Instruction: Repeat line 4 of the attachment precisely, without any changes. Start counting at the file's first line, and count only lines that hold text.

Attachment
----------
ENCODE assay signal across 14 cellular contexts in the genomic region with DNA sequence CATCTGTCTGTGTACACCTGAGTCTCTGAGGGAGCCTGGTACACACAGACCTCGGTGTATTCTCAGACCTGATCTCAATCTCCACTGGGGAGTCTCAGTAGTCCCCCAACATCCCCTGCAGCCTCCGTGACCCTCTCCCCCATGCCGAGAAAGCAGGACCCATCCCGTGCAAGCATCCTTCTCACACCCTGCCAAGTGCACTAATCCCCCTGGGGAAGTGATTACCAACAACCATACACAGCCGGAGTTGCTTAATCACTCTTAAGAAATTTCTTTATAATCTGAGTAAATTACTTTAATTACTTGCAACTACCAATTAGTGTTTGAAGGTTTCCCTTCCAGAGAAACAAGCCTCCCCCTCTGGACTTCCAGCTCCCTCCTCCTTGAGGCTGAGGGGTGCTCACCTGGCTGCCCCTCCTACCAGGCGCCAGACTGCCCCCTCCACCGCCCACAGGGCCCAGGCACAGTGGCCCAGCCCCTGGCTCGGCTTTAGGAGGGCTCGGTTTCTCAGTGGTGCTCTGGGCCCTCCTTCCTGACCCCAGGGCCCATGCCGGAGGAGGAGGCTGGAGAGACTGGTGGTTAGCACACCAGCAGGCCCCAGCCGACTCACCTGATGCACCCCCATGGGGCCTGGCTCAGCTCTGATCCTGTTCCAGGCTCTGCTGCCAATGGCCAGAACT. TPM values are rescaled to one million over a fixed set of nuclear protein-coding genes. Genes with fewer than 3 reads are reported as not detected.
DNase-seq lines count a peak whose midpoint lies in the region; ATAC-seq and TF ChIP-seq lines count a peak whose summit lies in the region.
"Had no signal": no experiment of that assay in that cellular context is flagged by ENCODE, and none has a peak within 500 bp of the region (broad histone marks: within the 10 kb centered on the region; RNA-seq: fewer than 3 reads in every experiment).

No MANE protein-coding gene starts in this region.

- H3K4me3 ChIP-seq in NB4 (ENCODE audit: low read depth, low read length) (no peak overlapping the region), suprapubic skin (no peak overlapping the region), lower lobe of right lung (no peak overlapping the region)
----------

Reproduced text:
No MANE protein-coding gene starts in this region.